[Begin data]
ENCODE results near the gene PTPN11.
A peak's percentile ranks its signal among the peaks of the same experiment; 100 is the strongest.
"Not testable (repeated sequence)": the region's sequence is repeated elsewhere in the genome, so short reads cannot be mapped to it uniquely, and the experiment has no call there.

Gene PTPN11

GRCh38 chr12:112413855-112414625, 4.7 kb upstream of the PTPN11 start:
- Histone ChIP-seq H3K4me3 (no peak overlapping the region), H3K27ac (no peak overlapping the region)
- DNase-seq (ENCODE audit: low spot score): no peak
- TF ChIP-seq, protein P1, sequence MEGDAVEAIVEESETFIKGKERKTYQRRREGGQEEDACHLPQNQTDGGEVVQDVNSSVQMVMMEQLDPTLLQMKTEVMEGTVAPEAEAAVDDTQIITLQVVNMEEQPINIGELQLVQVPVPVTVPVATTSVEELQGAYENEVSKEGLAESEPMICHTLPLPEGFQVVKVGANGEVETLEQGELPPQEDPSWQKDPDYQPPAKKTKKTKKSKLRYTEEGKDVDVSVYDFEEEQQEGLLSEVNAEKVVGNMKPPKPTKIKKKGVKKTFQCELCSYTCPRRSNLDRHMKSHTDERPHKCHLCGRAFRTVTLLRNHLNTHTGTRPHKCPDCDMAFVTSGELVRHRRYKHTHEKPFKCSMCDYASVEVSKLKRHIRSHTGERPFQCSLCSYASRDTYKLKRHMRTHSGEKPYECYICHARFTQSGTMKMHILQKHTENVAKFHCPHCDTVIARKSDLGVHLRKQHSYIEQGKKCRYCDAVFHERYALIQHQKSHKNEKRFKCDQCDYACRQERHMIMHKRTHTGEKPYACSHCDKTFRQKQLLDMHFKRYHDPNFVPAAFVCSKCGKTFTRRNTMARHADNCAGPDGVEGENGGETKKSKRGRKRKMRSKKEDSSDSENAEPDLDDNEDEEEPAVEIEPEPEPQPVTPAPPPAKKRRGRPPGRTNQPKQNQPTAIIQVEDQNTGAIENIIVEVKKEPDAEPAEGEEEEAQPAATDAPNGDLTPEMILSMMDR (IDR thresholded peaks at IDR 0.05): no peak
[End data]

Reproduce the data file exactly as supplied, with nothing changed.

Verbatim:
ENCODE results near the gene PTPN11.
A peak's percentile ranks its signal among the peaks of the same experiment; 100 is the strongest.
"Not testable (repeated sequence)": the region's sequence is repeated elsewhere in the genome, so short reads cannot be mapped to it uniquely, and the experiment has no call there.

Gene PTPN11

GRCh38 chr12:112413855-112414625, 4.7 kb upstream of the PTPN11 start:
- Histone ChIP-seq H3K4me3 (no peak overlapping the region), H3K27ac (no peak overlapping the region)
- DNase-seq (ENCODE audit: low spot score): no peak
- TF ChIP-seq, protein P1, sequence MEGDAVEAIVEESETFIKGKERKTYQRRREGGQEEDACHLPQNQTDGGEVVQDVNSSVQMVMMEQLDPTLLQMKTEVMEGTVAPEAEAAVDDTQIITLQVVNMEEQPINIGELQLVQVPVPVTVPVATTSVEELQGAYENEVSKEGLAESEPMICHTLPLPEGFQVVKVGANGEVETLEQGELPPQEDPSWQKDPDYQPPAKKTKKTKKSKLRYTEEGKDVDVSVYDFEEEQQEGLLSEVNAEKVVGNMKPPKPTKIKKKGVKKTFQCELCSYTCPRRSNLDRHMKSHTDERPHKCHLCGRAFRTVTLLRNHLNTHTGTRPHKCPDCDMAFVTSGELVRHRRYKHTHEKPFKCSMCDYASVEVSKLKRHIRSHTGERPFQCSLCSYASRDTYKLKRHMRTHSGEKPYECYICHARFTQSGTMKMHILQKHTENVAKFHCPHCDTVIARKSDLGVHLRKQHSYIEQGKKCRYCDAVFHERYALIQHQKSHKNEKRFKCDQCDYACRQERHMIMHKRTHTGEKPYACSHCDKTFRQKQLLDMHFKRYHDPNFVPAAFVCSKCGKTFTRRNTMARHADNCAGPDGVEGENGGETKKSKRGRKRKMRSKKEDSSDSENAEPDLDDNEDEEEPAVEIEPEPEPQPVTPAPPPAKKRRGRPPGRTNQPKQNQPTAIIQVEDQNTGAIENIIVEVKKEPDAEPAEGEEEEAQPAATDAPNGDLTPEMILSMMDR (IDR thresholded peaks at IDR 0.05): no peak